Best Practices for Schools Without a Nursing Staff

There’s nothing like a rousing game of volleyball or running a lap around the track to break up the school day. In addition to being fun, school gym classes promote good health, camaraderie, and have been shown to help boost academic performance. Yet despite the many benefits of physical education, accidents can happen.

A study published by BioMed Central found that injuries among adolescents in sports, leisure and school settings all increased from 2015 and 2016. Also, according to an article by Reuters students may be getting more concussions in PE classes than in regular organized sports. The University Of New Mexico School Of Medicine found that during the 2013 and 2014 school year, 3.5 of every 100 students were reported to have a concussion compared to PE classes where 4.7 out of every 100 students were reported to have a concussion.
 
In addition, a 2009 study conducted by the Center for Injury Research and Policy of the Research Institute at Nationwide Children’s Hospital in Columbus, Ohio found the number of physical education-related injuries to elementary, middle and high school students in the United States increased 150 percent between 1997 and 2007. This study while older represents a current trend and is still used as reference point for researchers today.
 
According to the study, the most common physical education-related injuries were lower-extremity sprains and strains (23 percent), followed by upper extremity sprains and strains (14 percent) and fractures (14 percent).
 
Many factors put students at risk for injuries including:
 
  • Poor monitoring and supervision of children during gym class
  • Inadequately maintained equipment
  • Lack of school personnel awareness of injury prevention
  • Lack of knowledge of appropriate safety procedures
  • Risk-taking behavior among students
With a nationwide nursing shortage making school nurses a scarce commodity, many private schools have devised innovative solutions to keep students healthy and safe whether they are in gym class or on the field.
 
At a private high school in Portland, Oregon, all of the physical education teachers are trained in Cardiopulmonary Resuscitation (CPR) and First Aid. In addition, the school has purchased easy-to-use automated external defibrillators (AEDs). Statistics have shown that having AEDs and an emergency resuscitation plan in schools makes a big difference. According to the American College of Cardiology, sudden cardiac arrests in school aged children do occur. They estimate that two in fifty high schools in the U.S. will have a sudden cardiac arrest each year. Although this is rare, being prepared may just save a student’s life.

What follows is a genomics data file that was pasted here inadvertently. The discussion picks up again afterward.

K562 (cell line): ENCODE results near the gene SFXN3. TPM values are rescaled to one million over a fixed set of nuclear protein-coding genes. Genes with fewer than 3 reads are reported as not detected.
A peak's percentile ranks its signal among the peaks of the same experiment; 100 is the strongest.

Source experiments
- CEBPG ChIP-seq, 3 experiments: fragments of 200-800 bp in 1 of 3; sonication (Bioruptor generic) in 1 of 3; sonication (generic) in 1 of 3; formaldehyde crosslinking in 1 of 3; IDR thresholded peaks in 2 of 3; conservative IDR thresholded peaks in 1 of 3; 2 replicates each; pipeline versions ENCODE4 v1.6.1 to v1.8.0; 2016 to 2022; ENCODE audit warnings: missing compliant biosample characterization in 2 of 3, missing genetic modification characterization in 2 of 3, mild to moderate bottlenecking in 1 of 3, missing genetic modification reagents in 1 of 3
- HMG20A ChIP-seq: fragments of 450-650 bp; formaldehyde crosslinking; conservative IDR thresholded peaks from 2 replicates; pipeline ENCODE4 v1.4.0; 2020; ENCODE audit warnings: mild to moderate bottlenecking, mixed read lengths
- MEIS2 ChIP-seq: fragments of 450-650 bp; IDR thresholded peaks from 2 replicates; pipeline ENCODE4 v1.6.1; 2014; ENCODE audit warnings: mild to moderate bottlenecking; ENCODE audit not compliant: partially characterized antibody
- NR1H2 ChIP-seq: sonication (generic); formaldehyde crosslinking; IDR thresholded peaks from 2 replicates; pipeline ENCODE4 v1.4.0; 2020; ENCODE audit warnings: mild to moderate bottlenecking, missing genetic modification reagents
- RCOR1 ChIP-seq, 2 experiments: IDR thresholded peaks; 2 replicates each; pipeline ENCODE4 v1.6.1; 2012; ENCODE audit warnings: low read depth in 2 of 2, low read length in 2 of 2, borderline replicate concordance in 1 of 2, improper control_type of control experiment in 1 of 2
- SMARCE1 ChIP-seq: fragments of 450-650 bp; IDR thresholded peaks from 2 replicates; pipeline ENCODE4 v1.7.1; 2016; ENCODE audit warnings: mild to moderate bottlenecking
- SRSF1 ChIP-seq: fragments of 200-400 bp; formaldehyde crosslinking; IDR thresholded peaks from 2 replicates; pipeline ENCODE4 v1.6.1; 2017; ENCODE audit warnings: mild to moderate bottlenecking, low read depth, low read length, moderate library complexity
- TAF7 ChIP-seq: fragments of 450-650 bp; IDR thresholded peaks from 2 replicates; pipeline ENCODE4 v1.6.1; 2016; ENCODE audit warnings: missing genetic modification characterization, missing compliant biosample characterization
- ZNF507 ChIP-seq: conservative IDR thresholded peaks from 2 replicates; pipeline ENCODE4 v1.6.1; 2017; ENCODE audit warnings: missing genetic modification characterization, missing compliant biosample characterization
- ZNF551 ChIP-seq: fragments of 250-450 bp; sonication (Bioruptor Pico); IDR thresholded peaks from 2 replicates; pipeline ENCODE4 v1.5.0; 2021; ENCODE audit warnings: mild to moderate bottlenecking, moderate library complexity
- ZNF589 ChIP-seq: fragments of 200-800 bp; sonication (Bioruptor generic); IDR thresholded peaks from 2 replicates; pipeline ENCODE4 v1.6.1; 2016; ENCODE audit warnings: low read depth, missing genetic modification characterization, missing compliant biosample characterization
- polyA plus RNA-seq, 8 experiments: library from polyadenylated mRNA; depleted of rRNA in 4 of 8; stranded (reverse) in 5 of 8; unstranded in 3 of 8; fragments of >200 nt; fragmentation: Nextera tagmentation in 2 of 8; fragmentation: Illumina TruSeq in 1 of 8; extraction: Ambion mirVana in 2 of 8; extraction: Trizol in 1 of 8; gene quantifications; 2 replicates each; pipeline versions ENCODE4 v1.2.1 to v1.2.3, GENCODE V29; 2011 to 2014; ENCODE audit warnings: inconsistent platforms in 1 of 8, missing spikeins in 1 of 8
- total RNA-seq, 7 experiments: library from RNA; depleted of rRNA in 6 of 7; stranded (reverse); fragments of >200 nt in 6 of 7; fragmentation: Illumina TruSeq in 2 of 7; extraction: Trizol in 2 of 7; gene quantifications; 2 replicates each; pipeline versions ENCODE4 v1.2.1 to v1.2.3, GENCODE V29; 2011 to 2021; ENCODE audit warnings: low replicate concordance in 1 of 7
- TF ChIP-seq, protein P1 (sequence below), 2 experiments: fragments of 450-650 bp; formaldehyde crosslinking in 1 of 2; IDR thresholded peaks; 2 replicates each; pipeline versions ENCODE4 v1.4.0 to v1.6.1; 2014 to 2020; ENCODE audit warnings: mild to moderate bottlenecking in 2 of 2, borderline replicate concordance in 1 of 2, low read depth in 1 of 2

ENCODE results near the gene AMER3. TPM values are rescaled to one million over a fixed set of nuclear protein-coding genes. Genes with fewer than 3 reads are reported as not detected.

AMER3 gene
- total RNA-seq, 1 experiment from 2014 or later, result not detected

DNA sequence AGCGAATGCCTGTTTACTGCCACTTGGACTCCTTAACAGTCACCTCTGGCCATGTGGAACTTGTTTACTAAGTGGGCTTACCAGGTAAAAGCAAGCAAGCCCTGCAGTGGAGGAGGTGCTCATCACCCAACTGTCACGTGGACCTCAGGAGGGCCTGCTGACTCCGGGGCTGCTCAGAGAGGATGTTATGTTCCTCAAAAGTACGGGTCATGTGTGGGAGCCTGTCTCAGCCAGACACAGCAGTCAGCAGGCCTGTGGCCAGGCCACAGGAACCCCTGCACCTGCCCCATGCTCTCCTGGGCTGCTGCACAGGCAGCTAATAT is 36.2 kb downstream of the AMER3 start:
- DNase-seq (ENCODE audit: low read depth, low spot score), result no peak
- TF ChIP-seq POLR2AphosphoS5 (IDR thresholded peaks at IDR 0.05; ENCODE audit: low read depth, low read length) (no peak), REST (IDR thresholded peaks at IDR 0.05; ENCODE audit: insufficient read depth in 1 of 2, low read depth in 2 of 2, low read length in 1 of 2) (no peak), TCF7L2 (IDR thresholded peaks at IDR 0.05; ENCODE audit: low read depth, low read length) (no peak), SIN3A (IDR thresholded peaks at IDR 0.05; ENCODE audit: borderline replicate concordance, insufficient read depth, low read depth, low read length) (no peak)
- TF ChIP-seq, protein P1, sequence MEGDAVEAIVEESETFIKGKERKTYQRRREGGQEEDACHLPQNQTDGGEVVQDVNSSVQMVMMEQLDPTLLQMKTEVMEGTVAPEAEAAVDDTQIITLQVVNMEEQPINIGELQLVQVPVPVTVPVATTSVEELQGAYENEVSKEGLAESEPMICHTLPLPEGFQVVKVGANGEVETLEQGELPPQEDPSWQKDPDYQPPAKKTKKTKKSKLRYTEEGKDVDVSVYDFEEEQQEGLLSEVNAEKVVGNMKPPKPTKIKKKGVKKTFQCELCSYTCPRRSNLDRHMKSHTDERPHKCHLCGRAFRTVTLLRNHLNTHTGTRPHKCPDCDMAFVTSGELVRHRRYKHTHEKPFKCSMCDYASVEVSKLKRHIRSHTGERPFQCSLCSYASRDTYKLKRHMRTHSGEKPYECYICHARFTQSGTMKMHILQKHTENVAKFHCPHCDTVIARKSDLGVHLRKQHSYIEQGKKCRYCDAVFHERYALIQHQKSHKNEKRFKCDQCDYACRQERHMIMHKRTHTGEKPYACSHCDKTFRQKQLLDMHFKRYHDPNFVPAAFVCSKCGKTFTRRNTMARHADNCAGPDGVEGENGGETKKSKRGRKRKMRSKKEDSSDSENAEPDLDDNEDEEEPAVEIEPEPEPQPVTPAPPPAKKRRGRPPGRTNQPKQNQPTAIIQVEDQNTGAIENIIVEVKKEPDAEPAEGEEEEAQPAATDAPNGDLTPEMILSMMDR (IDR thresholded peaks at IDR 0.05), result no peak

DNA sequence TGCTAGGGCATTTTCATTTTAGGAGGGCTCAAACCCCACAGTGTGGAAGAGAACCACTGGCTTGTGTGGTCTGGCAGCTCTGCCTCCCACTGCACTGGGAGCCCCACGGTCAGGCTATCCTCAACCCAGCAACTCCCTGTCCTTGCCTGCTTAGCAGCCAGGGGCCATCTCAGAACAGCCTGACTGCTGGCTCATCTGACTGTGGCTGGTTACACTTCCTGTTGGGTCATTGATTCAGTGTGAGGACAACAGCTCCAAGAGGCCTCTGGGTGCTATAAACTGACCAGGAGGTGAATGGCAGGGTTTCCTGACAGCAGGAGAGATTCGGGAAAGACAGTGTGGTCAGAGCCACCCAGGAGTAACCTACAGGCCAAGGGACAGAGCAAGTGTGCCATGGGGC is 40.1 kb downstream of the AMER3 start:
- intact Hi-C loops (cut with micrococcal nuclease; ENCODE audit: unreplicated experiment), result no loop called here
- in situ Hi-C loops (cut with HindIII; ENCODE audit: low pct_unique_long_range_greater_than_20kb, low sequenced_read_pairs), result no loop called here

Additional Safeguards

Another private school – this one in Boca Raton, Florida – is fortunate to have two school nurses on campus, but they have also implemented a number of safeguards to protect student athletes.
 
The school’s PE teachers have radios they can use to communicate with the infirmary as well as the athletic trainers when injuries occur during classes. If a student is injured during a physical education class, they are evaluated and treated by one of the school’s nurses, and if it’s an orthopedic or sports related injury, the radios make it easy for the nurses to ask the athletic trainers to help with the evaluation.
 
In addition, the school’s athletic training room is equipped with splinting and wound care equipment, an ultrasound, an electrical stimulation machine, Game Ready units (ice compression), hydrocollator (moist heat pads), whirlpools, and rehabilitation equipment to treat acute injuries as well as rehabilitating athletes back to their pre-injured state.
 
Looking for other ways to ensure that your school is doing all it can to protect students? In addition to implementing safeguards, schools can prepare for the unexpected by taking out a student accident insurance policy. School Accident Insurance can provide another layer of protection in the event a student is injured during gym class, while also protecting schools from potential lawsuits. While the coverage can vary from provider to provider, it can include medical expenses, counseling, home tutoring, and others related to an injury. Your insurance agent can help find the coverage that’s right for your school.
 
 
The information provided in these materials is intended to be general and advisory in nature. It shall not be considered legal advice. The Hartford does not warrant that the implementation of any view or recommendation contained herein will: (i) result in the elimination of any unsafe conditions at your business locations or with respect to your business operations; or (ii) will be an appropriate legal or business practice. The Hartford assumes no responsibility for the control or correction of hazards or legal compliance with respect to your business practices, and the views and recommendations contained herein shall not constitute our undertaking, on your behalf or for the benefit of others, to determine or warrant that your business premises, locations or operations are safe or healthful, or are in compliance with any law, rule or regulation. Readers seeking to resolve specific safety, legal or business issues or concerns related to the information provided in these materials should consult their safety consultant, attorney or business advisors. All information and representations herein are as of 4/19/18.